In this case the standards 12 and 13 will require to be connected by transoms which are structurally separate from the standard poles themselves, and connection between these transoms and the poles may be effected in the same manner as that adopted for the individual ledger pole illustrated in FIGURE 2.

Referring now to the construction illustrated in FIG- URE 6 component parts corresponding to those illustrated in FIGURE 2 have been designated by like numerals of reference.

The essential diiference between this construction and ythat illustrated in FIGURE 2 is that whereas in the former construction the standard poles 12a and 12b intertit directly with each other lengthwise of these poles, they do so in the construction illustrated in FIGURE 6 through the intermediary of a further attachment element 7S which is welded or otherwise fixed at one end of a transom member 76 which is equivalent to the transom 14b incorporated in the end frames of the structure illustrated in FIGURE l but which in fact is structurally separate from the standard poles 12a and 12b.

It will be understood that an attachment element similar to 75 would be provided at both ends of the transom member 76 so that it can be assembled in intertting relation with the poles 13a and 13b as well as 12a and 12b.

Furthermore, the transom member 76 is preferably welded or otherwise fixed near the upper end of the attachment element 75 so that its upper Side will lie on the same level as the upper sides of the putlogs laid transversely of the ledger members 20 and resting thereon.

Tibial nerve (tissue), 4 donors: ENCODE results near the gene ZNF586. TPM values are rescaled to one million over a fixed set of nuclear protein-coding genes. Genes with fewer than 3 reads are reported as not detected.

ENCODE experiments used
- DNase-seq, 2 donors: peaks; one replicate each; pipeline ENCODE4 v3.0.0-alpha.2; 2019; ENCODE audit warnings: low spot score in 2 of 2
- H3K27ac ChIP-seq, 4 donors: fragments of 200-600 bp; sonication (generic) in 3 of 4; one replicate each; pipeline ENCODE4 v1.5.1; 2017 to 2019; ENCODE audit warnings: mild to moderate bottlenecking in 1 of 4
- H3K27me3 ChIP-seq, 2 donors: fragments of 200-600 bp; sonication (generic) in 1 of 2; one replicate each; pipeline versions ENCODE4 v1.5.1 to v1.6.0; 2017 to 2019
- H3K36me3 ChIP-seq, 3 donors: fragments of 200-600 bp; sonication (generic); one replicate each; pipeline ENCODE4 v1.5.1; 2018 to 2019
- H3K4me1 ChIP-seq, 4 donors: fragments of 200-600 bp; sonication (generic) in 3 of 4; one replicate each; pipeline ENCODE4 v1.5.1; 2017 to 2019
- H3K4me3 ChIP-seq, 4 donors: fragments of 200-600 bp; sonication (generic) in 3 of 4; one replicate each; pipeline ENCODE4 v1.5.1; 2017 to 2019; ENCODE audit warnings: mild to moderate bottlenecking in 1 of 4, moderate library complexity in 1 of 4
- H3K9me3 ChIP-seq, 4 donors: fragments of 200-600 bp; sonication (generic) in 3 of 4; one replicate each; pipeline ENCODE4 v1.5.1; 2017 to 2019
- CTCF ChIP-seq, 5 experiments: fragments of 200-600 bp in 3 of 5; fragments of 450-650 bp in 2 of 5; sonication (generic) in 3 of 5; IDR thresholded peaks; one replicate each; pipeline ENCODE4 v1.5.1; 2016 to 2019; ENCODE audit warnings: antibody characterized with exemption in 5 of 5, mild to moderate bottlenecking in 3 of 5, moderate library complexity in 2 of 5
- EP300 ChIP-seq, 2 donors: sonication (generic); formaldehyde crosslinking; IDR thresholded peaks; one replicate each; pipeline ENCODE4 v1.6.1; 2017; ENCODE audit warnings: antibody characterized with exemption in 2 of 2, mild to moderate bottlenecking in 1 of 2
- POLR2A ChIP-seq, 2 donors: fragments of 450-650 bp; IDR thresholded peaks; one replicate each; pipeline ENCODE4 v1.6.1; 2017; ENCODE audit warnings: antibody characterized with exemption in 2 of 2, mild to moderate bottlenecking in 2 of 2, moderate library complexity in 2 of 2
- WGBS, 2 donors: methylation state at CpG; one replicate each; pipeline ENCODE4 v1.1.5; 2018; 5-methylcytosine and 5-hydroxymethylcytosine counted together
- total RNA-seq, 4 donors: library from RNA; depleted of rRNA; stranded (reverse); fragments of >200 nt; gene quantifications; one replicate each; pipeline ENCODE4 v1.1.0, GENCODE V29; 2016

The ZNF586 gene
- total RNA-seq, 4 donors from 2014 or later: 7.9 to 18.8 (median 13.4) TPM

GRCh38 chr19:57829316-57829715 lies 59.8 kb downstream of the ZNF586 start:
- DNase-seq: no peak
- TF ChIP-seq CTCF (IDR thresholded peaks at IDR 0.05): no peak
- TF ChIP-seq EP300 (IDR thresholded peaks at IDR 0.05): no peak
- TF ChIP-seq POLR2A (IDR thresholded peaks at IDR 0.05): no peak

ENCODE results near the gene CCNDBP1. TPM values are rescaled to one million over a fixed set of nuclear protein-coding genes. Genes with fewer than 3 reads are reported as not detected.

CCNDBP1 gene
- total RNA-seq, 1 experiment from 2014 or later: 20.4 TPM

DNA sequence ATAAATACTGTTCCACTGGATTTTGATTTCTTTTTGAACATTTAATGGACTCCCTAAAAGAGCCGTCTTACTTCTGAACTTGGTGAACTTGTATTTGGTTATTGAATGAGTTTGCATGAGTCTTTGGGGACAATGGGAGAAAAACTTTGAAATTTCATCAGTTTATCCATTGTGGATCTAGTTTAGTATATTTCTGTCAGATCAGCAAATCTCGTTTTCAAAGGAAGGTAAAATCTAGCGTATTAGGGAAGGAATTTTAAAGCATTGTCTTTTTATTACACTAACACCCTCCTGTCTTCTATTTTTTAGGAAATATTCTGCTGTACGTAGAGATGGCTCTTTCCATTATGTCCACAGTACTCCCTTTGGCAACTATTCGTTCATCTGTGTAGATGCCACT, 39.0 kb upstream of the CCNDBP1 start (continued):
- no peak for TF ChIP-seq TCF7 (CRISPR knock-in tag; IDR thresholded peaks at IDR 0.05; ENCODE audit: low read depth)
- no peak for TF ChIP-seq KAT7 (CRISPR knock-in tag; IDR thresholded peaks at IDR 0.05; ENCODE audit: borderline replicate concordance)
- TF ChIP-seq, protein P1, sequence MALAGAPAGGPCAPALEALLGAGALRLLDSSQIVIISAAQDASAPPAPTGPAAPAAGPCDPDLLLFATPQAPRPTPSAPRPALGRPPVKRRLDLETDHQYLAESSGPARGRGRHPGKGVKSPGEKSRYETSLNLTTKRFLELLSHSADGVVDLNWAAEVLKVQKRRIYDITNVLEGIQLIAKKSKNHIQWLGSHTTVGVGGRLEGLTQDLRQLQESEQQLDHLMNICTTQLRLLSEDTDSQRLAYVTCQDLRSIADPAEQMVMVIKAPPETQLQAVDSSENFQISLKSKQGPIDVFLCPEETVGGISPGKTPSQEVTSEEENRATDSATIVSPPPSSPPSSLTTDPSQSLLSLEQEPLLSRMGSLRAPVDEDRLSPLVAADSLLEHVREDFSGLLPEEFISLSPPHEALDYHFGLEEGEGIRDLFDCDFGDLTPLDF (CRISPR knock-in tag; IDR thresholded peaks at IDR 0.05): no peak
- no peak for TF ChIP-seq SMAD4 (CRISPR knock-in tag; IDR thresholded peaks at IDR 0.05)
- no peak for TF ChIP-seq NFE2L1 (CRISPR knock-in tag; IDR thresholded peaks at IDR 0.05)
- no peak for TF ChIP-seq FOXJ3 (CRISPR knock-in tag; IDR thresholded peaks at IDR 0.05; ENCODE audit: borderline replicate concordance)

The ledger member 20 instead of being in the form of a single length of tube may be reinforced by the addition of bracing members 77 and 78 so as to form a ledger IIUSS.

In a further form of standard pole illustrated in FIG- URES 3 and 4 these may be provided with a cluster of socket elements at each level at which an individual ledger pole or lower ledger pole of a ledger frame unit is required to be connected to the standard, the cluster including the socket element for the connection of the transom pole such as 14a or 14b. Bracing may be provided between the transom and the spigot element which rfor this purpose would be somewhat longer than is necessary merely for intertting with the socket element.

A typical cluster of socket elements is illustrated in FIGURE 3 representing the upper end portion of the standard pole 12b, the socket elements 27 and 28 being indicated as occupying positions at the end of a reference 8 diameter drawn through the standard pole 12b, and the further socket element 67 being disposed on a diameter at right angles to the reference diameter.

Each of these socket elements may be permanently united with the pole 12b by welding as indicated at 68 and 69 in the case of the socket elements 27 and 28 and 70 in the case of the socket elements 67.

As previously mentioned the end faces of these socket elements adjacent to their mouths, that is to say the upper end faces may be notched or slotted if desired to provide a means for keying the spigot elements entering them against relative rotation about the axis of the socket clement concerned.